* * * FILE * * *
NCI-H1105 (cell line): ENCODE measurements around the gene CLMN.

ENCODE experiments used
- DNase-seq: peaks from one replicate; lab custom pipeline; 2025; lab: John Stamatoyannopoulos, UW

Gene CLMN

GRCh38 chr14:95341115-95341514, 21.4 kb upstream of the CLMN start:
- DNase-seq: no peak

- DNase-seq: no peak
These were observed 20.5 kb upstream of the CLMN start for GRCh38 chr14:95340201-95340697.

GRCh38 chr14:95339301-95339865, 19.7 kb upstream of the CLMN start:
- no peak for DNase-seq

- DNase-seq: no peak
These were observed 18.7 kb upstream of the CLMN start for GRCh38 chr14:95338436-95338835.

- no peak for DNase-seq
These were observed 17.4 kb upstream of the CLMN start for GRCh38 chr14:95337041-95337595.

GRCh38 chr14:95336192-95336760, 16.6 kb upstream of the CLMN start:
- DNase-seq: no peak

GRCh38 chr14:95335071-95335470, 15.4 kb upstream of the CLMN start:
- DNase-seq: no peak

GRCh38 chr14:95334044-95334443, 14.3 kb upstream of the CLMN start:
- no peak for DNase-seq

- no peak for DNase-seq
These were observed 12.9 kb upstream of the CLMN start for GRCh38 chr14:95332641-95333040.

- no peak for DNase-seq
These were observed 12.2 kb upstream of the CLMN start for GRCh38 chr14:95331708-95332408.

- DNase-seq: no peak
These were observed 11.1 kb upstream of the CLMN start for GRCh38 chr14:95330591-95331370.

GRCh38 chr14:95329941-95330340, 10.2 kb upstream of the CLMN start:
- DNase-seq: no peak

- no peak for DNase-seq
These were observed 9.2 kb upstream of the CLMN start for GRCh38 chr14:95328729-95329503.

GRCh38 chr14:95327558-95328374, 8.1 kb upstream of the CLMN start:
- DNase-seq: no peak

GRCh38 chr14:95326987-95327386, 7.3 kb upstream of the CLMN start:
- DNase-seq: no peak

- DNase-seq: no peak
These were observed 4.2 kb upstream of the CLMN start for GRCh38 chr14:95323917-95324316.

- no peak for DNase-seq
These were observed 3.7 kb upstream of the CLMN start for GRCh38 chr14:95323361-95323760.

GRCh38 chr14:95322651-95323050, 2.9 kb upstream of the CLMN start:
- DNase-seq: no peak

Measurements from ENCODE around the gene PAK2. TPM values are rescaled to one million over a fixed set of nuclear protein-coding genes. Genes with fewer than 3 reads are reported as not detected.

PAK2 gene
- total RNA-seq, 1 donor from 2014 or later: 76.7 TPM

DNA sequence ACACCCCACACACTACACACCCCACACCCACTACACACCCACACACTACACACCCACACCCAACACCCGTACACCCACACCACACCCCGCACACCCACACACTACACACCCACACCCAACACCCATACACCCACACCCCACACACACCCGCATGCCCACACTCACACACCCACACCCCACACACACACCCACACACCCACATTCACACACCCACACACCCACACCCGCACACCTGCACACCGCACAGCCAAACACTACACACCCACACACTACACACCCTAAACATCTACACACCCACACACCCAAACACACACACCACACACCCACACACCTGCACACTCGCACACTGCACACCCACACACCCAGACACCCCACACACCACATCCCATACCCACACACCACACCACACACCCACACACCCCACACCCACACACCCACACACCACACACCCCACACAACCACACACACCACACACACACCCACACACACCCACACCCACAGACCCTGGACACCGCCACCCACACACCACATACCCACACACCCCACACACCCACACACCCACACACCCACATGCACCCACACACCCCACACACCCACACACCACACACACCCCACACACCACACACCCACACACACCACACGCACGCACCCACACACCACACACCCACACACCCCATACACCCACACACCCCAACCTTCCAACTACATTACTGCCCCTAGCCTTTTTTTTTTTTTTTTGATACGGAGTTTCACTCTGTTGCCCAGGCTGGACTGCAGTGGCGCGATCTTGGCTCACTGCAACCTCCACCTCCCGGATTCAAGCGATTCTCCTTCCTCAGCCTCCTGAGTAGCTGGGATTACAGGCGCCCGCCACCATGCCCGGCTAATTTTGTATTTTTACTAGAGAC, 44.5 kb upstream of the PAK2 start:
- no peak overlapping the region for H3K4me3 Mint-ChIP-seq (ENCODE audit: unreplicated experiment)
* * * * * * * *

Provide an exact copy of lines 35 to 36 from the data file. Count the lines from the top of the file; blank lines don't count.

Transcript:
- DNase-seq: no peak
These were observed 4.2 kb upstream of the CLMN start for GRCh38 chr14:95323917-95324316.